Drafting used to be a craft. And while there are still some who take pride in an well executed set of drawings, it seems to be going by the wayside to some extent. And while it may be the case in some day that 2d representations of a building are no longer necessary, for the time being, buildings still get built from orthographic projections of the plan, sections, and elevations.
I remember in college having a discussion with a class mate about the inefficiencies of crafting a good looking set of drawings. In their work experience the norm was to put the bare minimum amount of information on the drawings and move on. Which meant no use of pen weights, simple rectangles for windows, no material hatches, etc… In short, all the craft was taken out of drafting for the sake of efficiency. I read a fair amount of chatter on the internet that would indicate these same tendencies in the profession. In short the elevation of efficiency above all other considerations.
This not to say efficiency is not a wonderful thing. And the computer has certainly allowed us greater efficiency in producing drawings. It can be easy to be sucked into the efficiency vortex and not take the time to craft a drawing set. And software has evolved to where we can rely more and more on the computer to generate drawings. And while i am all for these technological advances. I also think it would be a shame if this efficiency became the end all and be all of our endeavors. If the basics of conveying information through a well crafted set of drawings were to be lost in this pursuit of ever increasing efficiencies.
The computer also allows us a certain amount of freedom. We do not need to spend time laying out a drawing before putting pencil to paper. We can easily arrange and rearrange drawings on a sheet. Editing is a breeze. This freedom should empower us to take the time to craft a good looking and very informative set of documents.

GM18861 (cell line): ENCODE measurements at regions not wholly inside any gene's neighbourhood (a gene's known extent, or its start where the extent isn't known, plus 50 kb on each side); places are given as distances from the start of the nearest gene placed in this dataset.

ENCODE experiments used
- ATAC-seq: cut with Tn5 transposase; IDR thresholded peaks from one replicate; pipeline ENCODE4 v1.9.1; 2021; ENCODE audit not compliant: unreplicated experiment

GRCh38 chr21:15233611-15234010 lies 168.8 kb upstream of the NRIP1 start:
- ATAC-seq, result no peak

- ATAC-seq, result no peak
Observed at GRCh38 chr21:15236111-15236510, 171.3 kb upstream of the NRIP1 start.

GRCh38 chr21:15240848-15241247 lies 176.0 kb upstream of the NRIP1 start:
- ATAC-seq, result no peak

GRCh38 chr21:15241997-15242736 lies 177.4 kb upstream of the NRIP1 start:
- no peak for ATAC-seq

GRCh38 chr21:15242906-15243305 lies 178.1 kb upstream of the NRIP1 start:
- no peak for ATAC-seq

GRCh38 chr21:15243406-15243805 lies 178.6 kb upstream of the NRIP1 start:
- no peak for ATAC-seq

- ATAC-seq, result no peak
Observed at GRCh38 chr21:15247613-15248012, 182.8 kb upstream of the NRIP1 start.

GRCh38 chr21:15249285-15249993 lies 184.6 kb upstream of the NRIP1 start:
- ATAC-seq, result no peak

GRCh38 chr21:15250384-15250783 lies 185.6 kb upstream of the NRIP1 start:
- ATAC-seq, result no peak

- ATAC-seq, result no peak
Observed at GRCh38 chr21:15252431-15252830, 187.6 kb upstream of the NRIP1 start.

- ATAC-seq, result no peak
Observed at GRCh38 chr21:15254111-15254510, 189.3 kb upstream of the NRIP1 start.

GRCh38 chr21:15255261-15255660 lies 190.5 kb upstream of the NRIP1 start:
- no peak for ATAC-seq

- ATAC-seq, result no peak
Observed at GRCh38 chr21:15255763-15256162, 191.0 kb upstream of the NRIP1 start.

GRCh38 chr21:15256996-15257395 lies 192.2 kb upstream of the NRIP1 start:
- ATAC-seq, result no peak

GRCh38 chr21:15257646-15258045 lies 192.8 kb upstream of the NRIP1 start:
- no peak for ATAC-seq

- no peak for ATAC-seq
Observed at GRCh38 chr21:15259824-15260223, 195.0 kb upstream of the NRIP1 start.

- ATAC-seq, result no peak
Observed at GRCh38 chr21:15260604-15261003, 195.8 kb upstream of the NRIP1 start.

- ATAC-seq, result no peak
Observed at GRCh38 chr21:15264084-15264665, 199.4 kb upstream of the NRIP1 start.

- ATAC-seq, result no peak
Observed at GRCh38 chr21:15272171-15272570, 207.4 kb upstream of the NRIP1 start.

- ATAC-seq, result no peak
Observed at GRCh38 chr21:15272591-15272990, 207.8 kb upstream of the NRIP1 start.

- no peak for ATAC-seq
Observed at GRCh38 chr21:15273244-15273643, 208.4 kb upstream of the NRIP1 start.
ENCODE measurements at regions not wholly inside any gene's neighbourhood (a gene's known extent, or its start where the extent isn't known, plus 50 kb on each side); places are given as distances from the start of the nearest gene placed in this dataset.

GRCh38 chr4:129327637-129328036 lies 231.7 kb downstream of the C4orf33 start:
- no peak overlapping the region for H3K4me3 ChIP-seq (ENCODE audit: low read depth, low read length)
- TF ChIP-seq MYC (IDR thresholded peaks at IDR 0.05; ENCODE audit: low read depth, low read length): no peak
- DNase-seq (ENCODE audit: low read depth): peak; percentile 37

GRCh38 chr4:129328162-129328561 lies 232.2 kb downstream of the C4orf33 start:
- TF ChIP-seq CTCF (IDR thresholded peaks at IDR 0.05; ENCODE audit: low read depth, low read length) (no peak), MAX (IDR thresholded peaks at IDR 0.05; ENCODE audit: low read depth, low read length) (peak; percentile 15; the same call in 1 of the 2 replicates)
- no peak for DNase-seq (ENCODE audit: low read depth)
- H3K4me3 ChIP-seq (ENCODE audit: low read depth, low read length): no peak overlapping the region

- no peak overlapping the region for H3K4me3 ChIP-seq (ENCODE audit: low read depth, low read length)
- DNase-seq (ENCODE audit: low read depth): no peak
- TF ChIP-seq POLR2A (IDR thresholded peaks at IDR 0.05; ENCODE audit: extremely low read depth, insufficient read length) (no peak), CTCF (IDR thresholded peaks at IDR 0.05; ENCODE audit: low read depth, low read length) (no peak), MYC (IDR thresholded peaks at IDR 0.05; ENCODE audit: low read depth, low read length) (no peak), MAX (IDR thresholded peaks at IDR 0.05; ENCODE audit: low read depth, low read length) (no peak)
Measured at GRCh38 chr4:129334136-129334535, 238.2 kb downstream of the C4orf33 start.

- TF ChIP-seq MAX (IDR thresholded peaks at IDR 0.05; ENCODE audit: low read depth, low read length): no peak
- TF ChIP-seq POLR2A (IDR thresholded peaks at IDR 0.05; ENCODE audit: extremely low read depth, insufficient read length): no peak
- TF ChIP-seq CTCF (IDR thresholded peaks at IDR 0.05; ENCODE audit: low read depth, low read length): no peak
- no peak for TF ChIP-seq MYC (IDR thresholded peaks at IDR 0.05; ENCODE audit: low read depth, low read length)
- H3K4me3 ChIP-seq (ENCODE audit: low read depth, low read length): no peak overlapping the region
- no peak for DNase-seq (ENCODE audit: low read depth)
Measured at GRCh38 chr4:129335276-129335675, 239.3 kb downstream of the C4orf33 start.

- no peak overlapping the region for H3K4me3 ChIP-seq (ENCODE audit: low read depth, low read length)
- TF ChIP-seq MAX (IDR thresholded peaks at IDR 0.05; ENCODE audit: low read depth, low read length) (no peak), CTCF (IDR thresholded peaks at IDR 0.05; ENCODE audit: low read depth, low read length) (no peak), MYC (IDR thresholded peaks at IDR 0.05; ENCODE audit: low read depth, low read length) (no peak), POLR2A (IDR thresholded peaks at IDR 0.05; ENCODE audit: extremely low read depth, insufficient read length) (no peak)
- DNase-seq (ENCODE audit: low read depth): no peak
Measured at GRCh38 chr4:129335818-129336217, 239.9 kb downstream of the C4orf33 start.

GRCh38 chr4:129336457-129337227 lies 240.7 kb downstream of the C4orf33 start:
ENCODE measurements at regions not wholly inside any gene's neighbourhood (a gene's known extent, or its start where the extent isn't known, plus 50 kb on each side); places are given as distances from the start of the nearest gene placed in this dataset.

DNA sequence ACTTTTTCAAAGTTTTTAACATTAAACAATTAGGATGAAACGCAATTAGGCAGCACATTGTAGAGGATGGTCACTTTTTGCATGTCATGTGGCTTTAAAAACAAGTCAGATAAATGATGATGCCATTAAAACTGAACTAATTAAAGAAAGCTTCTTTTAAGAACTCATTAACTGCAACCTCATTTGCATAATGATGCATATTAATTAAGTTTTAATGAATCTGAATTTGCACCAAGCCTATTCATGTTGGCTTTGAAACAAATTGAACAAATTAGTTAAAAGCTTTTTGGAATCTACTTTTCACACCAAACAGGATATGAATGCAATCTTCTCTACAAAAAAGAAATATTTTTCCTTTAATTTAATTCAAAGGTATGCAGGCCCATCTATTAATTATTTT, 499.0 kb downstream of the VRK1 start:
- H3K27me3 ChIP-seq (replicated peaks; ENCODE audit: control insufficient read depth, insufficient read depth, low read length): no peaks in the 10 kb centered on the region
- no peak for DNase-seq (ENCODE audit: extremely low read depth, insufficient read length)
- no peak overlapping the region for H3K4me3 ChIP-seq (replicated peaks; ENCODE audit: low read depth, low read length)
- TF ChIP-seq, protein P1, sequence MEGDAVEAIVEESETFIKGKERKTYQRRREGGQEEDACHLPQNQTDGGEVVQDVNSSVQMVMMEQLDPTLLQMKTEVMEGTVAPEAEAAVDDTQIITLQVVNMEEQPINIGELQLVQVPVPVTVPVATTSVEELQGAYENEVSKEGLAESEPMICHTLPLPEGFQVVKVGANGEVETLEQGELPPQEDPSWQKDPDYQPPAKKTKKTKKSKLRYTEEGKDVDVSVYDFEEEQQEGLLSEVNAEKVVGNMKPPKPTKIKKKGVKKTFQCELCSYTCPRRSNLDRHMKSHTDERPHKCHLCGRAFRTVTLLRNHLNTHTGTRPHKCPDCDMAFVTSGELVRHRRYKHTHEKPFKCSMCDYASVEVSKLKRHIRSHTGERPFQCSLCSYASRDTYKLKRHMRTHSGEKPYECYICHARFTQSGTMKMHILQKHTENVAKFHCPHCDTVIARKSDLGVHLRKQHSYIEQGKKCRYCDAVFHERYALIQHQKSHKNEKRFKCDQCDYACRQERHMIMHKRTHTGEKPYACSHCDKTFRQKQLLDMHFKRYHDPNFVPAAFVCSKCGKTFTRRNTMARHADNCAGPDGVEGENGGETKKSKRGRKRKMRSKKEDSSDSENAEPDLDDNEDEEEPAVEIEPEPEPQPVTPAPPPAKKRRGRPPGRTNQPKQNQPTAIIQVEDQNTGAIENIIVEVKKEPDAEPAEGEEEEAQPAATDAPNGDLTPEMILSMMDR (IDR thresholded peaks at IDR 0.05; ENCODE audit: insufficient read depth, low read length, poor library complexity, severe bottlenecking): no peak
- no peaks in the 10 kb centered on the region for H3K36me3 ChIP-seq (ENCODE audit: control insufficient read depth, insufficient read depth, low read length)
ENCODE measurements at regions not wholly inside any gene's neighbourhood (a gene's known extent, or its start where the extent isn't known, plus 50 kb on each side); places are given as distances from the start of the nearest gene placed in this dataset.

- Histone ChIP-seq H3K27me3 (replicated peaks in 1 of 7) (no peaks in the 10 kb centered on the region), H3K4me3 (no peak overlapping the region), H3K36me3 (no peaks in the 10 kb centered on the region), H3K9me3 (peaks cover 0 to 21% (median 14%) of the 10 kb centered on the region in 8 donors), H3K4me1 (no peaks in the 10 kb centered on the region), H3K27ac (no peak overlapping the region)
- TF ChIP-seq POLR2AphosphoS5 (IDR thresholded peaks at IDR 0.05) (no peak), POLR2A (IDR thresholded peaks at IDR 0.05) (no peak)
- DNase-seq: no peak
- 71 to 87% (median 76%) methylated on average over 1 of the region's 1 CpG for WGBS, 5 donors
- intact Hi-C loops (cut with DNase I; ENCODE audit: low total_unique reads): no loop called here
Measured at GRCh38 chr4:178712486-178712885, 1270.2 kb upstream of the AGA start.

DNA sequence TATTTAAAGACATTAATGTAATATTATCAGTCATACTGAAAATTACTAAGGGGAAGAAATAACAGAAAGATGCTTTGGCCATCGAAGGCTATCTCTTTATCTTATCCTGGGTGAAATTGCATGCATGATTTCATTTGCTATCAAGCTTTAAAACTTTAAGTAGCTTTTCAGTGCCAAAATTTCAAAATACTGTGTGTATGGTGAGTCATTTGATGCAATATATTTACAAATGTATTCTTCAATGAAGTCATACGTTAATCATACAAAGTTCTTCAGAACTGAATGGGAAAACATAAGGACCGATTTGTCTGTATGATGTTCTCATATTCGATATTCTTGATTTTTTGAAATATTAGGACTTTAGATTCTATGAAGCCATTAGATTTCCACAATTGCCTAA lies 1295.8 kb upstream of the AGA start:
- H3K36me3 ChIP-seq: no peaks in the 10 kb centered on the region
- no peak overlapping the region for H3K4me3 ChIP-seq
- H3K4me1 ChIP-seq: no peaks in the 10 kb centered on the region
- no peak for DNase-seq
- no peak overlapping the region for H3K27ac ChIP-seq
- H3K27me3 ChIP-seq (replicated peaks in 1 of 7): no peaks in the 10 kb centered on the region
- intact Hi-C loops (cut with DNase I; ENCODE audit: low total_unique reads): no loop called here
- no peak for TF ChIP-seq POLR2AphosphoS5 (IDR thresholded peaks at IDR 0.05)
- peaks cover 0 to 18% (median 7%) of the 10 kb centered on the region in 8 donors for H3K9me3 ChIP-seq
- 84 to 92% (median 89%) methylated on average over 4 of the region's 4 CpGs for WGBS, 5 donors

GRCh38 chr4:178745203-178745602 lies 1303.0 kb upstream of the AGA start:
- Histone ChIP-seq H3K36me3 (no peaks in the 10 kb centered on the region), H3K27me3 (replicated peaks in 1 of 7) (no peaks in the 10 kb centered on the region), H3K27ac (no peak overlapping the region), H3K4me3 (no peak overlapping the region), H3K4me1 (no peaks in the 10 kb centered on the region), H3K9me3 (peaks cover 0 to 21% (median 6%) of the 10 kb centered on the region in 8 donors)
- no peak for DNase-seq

While there are certainly architects who still value a well crafted set of drawings. I fear without a greater emphasis on the basics of drawing, this will be a dying breed. In my three years of graduate school from 2000-2003, i witnessed a shift from using 2d graphic representations of plans, elevations, and sections to only showing slick 3d images of the project. Images, that in my opinion, made it hard to evaluate the project as a whole. That is not to say these images are not useful, but when you will not or cannot represent the project graphically in 2d, i think something has been lost.
This has been an installment of the #ArchiTalks series wherein a growing list of architect bloggers chime in on a particular topic. Follow the links below to read what other architects have to say on the topic of “Crafty”:
Bob Borson – Life of An Architect
Architects are Crafty
Marica McKeel – Studio MM
Why I Love My Craft: Residential Architecture
Jeff Echols – Architect Of The Internet
Master Your Craft – A Tale of Architecture and Beer
Lee Calisti, AIA – Think Architect
Lora Teagarden – L² Design, LLC
Oh, you crafty!
Michele Grace Hottel – Michele Grace Hottel, Architect
Meghana Joshi – IRA Consultants, LLC
Crafty-in Architecture as a Craft
Stephen Ramos – BUILDINGS ARE COOL
Brian Paletz – The Emerging Architect
Underhanded Evil Schemes
Jonathan Brown – Proto-Architecture
Mark R. LePage – Entrepreneur Architect
How to Craft an Effective Blog Post in 90 Minutes or Less
Rosa Sheng – Equity by Design / The Missing 32% Project
Cindy Black – Rick & Cindy Black Architects
merging architecture and craftiness
Eric Wittman – intern[life]
arts and [crafty]
Tara Imani – Tara Imani Designs, LLC
Crafting a Twitter Sabbatical